On NaNoWriMo – The Aftermath

On NaNoWriMo – The Aftermath

I can’t believe National Novel Writing Month is over.  After writing that intensively for so many consecutive days, after updating my word count on the website after every writing session and watching the graph grow, and after keeping track track of my writing buddies’ word counts and the forums, it feels strange not to be doing all that anymore.

I think therein lies the biggest value of NaNo: it provides community and a tool to help you visualise your writing progress.  Both of these have incredible power to motivate.  During NaNo Steve Bradshaw wrote this playful rant in which he stated,

“The truth is writing is not glamourous. It’s not fun. It takes hard work and dedication, just like any other job. And if people need to be forced to sit down and actually write – if they need to be egged on by other writers, and told exactly where the finish line is – then maybe writing isn’t for them.”

As I responded in my comment to his post, this is exactly the point.  In any “normal” job you get regular feedback, be it from you superiors, peers, subordinates or customers/clients.  If you do something right or if you do something wrong, you’re sure to find out within a reasonable period of time (if you screw up, usually instantly…if you do well, at the annual Christmas party).

But writing is largely devoid of feedback.  You aren’t even guaranteed a salary.  A little thing like a word count graph helps so much.  As does sharing your writing woes with a bunch of others who are going through the same thing.  I did not spend much time in the forums on plots and characters and so on, but I followed the forums of my adopted region.  I encouraged some people who were struggling and were encouraged by them in turn.  And it helped.  It helped to know I wasn’t alone.

This week I’ve been missing that.  The word counter is no longer working and the forums are all but deserted.  It feels like a school when all the students and teachers have left for the holidays, but the office is still open.  You know you have work to do, but don’t see the point in doing it if there’s no one around.

Because I still have a lot of work to do.  I am not feeling the excitement of having finished a novel (because I haven’t – I still have at least 30 000 words left before I can claim that achievement), nor do I need the warnings that it’s not yet ready for publication (because I know it’s not – there’s at least another year’s worth of work left before I can even consider approaching agents/publishers).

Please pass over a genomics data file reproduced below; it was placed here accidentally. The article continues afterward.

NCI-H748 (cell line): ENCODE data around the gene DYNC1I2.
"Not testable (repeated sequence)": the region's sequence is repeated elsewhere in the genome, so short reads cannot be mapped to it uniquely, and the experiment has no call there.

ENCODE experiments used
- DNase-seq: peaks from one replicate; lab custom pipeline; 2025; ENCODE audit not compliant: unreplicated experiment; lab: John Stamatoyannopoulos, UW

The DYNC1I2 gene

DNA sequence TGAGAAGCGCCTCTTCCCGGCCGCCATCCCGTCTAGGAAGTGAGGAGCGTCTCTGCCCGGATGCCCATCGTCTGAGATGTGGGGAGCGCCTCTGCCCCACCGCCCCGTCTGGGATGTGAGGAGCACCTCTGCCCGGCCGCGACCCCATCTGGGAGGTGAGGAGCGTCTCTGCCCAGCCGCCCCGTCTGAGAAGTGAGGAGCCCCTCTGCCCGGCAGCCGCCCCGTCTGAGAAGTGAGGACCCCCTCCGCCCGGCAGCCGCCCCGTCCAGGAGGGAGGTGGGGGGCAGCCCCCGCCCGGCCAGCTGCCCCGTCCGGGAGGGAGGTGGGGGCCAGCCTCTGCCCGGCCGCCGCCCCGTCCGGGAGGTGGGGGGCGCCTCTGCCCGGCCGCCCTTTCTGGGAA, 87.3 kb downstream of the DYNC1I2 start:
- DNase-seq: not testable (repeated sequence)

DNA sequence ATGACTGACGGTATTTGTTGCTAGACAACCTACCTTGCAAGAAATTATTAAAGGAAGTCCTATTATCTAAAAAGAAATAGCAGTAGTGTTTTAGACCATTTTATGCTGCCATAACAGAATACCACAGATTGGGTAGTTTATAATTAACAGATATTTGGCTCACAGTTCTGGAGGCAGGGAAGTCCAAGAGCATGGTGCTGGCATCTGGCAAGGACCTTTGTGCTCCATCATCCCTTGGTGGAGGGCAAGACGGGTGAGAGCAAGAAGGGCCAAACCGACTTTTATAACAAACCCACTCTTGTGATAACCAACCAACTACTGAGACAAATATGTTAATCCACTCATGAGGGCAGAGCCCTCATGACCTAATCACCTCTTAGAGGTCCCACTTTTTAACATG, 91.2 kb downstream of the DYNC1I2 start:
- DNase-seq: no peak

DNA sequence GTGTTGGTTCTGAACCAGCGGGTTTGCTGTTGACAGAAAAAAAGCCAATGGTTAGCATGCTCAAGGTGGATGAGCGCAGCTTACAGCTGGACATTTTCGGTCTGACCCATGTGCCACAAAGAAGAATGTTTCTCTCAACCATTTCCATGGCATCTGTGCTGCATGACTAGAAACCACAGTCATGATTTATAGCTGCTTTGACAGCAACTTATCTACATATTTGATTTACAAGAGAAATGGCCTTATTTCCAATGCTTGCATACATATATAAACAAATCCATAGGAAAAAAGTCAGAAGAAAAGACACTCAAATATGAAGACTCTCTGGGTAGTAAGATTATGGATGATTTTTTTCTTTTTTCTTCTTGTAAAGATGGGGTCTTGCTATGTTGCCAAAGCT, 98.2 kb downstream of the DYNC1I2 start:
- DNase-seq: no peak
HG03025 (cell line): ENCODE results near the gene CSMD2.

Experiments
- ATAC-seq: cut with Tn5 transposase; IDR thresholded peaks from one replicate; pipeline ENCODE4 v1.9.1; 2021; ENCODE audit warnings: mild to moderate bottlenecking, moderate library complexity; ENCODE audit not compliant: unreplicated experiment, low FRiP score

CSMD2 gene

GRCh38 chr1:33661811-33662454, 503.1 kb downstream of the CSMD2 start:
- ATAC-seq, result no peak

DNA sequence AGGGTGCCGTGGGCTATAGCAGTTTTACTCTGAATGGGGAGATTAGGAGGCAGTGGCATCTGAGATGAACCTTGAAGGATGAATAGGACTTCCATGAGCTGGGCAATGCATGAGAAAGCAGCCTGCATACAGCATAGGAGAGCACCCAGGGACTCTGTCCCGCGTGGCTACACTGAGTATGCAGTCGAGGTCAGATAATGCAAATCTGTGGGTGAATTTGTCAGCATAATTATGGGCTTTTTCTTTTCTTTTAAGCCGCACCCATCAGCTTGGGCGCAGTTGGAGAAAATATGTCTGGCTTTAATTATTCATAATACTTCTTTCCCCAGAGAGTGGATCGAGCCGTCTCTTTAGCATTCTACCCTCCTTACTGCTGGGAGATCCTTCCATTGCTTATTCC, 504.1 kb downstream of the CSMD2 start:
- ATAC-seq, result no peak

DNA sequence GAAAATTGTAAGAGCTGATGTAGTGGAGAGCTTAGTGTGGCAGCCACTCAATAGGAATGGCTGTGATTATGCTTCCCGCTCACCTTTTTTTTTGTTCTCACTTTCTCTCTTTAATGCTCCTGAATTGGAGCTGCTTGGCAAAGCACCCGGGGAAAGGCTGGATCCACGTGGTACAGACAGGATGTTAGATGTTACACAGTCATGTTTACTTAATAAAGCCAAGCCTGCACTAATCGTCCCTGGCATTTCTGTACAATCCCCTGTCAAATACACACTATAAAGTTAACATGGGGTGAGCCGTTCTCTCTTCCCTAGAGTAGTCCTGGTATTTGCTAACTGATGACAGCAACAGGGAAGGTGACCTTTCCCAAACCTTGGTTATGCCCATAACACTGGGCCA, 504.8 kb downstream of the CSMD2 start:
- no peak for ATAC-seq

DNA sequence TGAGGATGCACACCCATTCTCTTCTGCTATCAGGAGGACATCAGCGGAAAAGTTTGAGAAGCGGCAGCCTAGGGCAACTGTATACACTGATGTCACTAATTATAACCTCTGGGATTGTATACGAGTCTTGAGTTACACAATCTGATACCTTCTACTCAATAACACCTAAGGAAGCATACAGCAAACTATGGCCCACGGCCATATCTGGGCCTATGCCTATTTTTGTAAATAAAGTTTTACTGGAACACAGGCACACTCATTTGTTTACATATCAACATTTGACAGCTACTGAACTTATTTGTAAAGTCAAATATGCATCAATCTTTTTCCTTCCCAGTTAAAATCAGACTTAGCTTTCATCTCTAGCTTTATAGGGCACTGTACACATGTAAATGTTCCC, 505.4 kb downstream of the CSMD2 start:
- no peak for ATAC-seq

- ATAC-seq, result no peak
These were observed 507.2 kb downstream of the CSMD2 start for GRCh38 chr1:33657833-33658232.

But I’ve been a little lethargic since crossing the finish line.  It could be from last week’s 2am writing sessions.  It could also be that now that NaNo’s over I’m allowing me to think about my real life again, which is currently filled with frustration and uncertainty (but that’s a post for another day).  The point is, I haven’t been able to get myself to write since Saturday.  I haven’t even opened my novel on Scrivener.

I know what I need to do.  I need to sit down and keep writing.  But I’m missing the external motivations.  I need to find some internal ones.  I need to remind myself I wrote 51 000 words in 25 days.  I can finish this thing.  30 000 by Christmas should be easy.  Shouldn’t it?

3 thoughts on “On NaNoWriMo – The Aftermath

  1. Well done for finishing! I know how you feel when the lack of motivation is overwhelming. Usually, it’s just the thought of exerting brain power that makes me cringe away from my writing. If I get it out and start working on it, I can usually get into a groove. If I start working on it and am still cringing, then I know it’s time for a break. Sometimes it’s ok to take a few days off. When I did NaNo a few years ago, I took a break from December until March. That’s probably not the best idea. Don’t leave it too long but if you don’t let yourself take a day or two off here and there you might end up hating your story and not wanting to go back to it at all.

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